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Have a 1911 colt commander and para 1911 high cp. both in 45 cal. Both guns shoot extremely well at 25 yards . I put a new sight on the commander as it was shooting high 6 inches. Went from a 200 to a 240 Dawson with adj. combat rear sight. It now shoots to point of aim with 4 clicks up on rear sight. Will competition handholds shoot lower or higher? Any help would be greatly appreciated. Shooting winchester white box 230 gr and pmc 230. Both seem to shoot pretty well but sights seem to high.
 

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It has been my experience that loads running about the same velocity will impact about the same at 25 yards. I've read where a lot of it has to do with how long the bullet is in the barrel. Longer receives a little more recoil rise while shorter receives less. I have no idea if this is actually one of the reasons but it sounds plausible.

Still my point of impact changes more relative to the velocity than about anything else I've encountered. (when speaking about pistols at 25 yards)

I have a feeling the point of impact of a .308 at 500 yards changes due to totally different factors.

Just my $0.02
Grumpy
 

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I haven't seen much difference between 200 gr. bullets moving at 750 fps and 200 gr. bullets moving at 850 fps. I do see a LITTLE difference between 200 and 230 gr. bullets but I can't hold it that steady when moving and shooting at IDPA matches. I do some security work for fun and we practice shooting at 50 yards. My commander is dead on at 18 yards and again at 50....an inch and a half high or low doesn't make much difference in the real world IMHO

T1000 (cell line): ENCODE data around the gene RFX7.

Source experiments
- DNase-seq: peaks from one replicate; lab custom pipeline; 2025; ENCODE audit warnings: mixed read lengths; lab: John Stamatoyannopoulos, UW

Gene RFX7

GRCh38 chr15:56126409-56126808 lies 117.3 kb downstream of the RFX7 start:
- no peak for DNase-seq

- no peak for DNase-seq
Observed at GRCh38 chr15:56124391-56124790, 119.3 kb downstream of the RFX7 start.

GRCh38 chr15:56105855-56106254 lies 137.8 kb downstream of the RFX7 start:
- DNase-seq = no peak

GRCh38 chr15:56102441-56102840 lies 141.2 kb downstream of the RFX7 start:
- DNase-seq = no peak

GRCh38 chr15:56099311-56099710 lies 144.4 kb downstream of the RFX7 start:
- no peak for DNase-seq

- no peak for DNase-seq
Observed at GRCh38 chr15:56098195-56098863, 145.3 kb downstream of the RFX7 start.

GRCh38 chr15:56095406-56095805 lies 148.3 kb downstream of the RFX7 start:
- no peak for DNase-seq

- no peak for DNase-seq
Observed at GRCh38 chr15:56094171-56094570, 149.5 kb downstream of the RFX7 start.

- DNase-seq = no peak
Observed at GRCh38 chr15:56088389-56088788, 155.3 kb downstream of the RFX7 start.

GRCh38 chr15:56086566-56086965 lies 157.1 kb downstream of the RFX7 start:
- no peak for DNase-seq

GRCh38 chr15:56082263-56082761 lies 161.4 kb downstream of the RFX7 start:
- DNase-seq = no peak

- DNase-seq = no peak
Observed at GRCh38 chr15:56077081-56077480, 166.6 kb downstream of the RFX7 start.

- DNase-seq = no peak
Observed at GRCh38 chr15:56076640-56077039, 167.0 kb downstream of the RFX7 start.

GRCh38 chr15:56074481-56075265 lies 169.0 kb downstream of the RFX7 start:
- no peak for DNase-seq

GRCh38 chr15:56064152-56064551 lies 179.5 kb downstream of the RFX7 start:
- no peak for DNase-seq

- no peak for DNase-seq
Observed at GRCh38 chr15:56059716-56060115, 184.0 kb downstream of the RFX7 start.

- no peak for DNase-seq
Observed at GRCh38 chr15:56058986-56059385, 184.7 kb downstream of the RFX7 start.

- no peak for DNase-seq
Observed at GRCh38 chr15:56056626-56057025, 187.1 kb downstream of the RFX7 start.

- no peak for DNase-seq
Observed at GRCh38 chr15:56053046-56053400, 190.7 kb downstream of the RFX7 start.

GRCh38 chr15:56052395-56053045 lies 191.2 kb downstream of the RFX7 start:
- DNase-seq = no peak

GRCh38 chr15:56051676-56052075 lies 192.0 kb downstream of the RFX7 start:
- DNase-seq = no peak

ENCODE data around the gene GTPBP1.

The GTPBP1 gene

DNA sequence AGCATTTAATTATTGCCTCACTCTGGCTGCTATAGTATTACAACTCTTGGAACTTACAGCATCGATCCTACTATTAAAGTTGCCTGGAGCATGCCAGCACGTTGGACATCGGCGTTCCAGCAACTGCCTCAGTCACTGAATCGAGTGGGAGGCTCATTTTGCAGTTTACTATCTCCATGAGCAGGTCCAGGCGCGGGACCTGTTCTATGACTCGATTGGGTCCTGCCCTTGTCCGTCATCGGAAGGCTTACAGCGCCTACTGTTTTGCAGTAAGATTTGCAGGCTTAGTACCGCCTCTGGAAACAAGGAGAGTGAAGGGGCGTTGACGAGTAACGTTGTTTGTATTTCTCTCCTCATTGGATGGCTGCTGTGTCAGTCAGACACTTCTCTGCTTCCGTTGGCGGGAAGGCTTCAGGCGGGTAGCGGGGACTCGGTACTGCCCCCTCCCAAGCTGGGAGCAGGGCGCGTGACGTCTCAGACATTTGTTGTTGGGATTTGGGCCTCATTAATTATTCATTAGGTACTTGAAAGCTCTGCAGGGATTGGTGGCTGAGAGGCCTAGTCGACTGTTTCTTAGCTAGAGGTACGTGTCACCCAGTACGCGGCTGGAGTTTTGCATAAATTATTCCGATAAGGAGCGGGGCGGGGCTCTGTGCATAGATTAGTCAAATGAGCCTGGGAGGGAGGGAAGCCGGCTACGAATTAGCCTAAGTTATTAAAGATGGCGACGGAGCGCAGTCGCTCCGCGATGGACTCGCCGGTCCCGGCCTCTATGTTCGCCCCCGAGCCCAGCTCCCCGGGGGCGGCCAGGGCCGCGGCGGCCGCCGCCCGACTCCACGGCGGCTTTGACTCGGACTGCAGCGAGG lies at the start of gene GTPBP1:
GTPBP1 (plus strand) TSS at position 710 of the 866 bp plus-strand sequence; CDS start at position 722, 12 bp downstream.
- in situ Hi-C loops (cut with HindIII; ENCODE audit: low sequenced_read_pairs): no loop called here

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Depends upon the 'competition handload'. They're all different.

Charles, you'll have to test 'competition handloads' yourself in your guns to see where they impact. Each load is different.

Velocity is a big part of the equation, along with your grip, barrel length, and the weight distribution of the gun.

Two handloads at exactly the same velocity impact at different points (not just vertical but also horizontal). Every load is different. That's why you get adjustable sights on target guns.

Every gun is its own platform with each handload. You gotta test to find out.
 

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It is very common to see bullseye shooters using different loads at the short and long lines (25/50 yards. Many comp shooters/reloaders find differences between barrels that require tuning for that weapon. Do I get that serious, no. I'm just having fun. When the fun stops, so will I
 

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Discussion Starter #6
Thanks all,but do light target loads shoot lower or higher in a 45? These are my first 1911's.Trying to finalize my sights on my commander.
 

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I know you want an easy 'Lower or Higher' answer, but it ain't so easy. They are all different.

Fair expectation with no guarantee:

If it is a very light target load, your muzzle has more time to rise higher before the bullet leaves the barrel, so point of impact may be higher. Maybe.
 

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I will venture a SWAG that there will be no more than 4" elevational POI difference @ 25 yards between a 185gr bullet @ 750fps and a 230gr bullet @ 950fps.